Review: The House With a Clock in its Walls

A film about loss, grief, magic and transformation, The House with a Clock in its Walls is a deliciously supernatural family film, peppered with healthy smatterings of Steampunk. A bit of fun and a bit of delight, this feel-good feature is given a hefty boost in the charisma stakes by the unlikely yet potent combo of Cate Blanchett, Kyle Maclachlan and Jack Black.

It’s the mid 1950s and ten-year-old Lewis is an orphan following the untimely demise of his parents. He’s catapulted into a world of whimsy, magic and fantasy when he is sent to live with his Uncle Jonathan. Portrayed by the playful Jack Black, Jonathan turns out to be a warlock who spends his time sashaying about a lovely old mansion that creaks – and ticks mysteriously. Jonathan tends to kick about alongside his neighbour, a tragic Mary Poppins-like bestie, the purple-clad Florence Zimmerman, executed with precision by the always excellent Cate Blanchett. Like Lewis, Florence is also grieving after having lost her husband and child. Once a powerful witch, Florence’s spells these days are more likely to misfire – simply because her heart is just no longer in it.

It soon becomes apparent to Lewis that the house is magical – pictures on the wall spring to life, a lounge chair leaps through the halls with Fido-like zest, and a topiary griffin proves the need for kitty litter on the astral plane. But amid this lovely chaos lies a secret – a magical curse that could spring back the clockwork of time and end the world as we know it. Luckily, that’s all under control for the time being.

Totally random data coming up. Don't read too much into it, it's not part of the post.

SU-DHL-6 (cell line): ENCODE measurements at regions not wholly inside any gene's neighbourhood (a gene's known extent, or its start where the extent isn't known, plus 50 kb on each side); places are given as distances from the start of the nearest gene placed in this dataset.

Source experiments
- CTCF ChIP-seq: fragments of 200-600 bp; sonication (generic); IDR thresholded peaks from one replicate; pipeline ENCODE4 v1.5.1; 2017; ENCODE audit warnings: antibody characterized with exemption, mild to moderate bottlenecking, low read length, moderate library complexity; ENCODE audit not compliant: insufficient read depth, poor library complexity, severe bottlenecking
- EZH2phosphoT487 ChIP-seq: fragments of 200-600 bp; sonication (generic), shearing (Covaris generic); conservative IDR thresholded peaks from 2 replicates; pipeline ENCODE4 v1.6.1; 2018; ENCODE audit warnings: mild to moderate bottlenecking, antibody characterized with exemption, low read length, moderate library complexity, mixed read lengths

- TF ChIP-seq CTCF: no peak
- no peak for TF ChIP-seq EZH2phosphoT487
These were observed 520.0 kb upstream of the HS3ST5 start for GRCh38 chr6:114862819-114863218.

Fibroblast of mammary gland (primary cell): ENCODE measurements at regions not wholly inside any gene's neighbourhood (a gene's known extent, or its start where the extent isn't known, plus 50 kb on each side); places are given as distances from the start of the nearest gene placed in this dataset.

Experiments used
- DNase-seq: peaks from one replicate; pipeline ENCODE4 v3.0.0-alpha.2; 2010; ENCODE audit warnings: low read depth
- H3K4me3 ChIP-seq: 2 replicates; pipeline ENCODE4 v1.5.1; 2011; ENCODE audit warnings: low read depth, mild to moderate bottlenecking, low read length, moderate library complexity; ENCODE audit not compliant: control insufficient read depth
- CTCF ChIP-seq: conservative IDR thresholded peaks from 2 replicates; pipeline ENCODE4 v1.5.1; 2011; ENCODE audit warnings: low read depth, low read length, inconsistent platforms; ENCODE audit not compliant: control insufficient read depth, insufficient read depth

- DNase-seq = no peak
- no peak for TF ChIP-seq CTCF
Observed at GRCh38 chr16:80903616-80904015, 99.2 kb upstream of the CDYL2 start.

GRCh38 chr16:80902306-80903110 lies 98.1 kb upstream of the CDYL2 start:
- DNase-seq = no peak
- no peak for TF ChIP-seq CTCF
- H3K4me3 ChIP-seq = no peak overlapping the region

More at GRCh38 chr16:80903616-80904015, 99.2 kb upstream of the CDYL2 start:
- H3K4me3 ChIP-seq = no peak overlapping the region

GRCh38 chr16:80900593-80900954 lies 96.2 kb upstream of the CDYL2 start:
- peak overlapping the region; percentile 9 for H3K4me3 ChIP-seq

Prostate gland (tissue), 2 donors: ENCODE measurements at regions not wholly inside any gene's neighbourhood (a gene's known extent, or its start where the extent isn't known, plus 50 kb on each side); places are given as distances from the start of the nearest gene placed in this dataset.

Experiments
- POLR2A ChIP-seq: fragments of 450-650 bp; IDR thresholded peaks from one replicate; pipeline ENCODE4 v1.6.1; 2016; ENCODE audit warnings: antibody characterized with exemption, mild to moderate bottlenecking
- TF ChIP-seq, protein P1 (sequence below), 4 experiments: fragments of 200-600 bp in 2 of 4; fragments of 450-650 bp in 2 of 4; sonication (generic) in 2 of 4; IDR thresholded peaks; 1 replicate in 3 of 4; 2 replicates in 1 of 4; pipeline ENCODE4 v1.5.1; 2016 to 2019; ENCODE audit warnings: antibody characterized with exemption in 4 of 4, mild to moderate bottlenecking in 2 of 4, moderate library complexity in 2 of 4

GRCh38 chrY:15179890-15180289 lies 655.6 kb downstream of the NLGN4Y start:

Lewis, however, is a prime target for trouble. The grieving boy is besieged by loneliness – something that his aviator goggles, buttoned-up shirts, and fascination for the wonders of science – do nothing to assuage. Fitting in at his new school is no mean feat, and he’ll do just about anything to make friends. When a bit of good-old-fashioned necromancy enters the picture, the evil magical curse begins to unravel for Lewis and his new housemates.

This latest offering from Amblin follows on from decades of Spielberg movie magic, and there’s a real sense that it comes from a tried and true tradition that knows how to make a beautiful, fantastical kid’s flick. But while it’s a gorgeous film, there’s not a lot new here and it does feel a little derivative. With a character arc or two missing some crucial elements, this is not an instant classic. However The House with a Clock in its Walls doesn’t promise a whole lot more than fantasy, adventure and magic, and it certainly delivers that in spades. But to be fair, this is not just a film about fun and adventure – at its heart is a storyline of coping with grief and the beauty we can encounter when we finally let go of our crippling sadness and understand that time must move forward.

Visually sumptuous and with fantasy literally leaking out of its cracks, The House with a Clock in its Walls is a lovely, gentle and otherworldly escape. Family members of all ages will enjoy this one.

*** 1/2

The House with a Clock in its Walls is in cinemas now.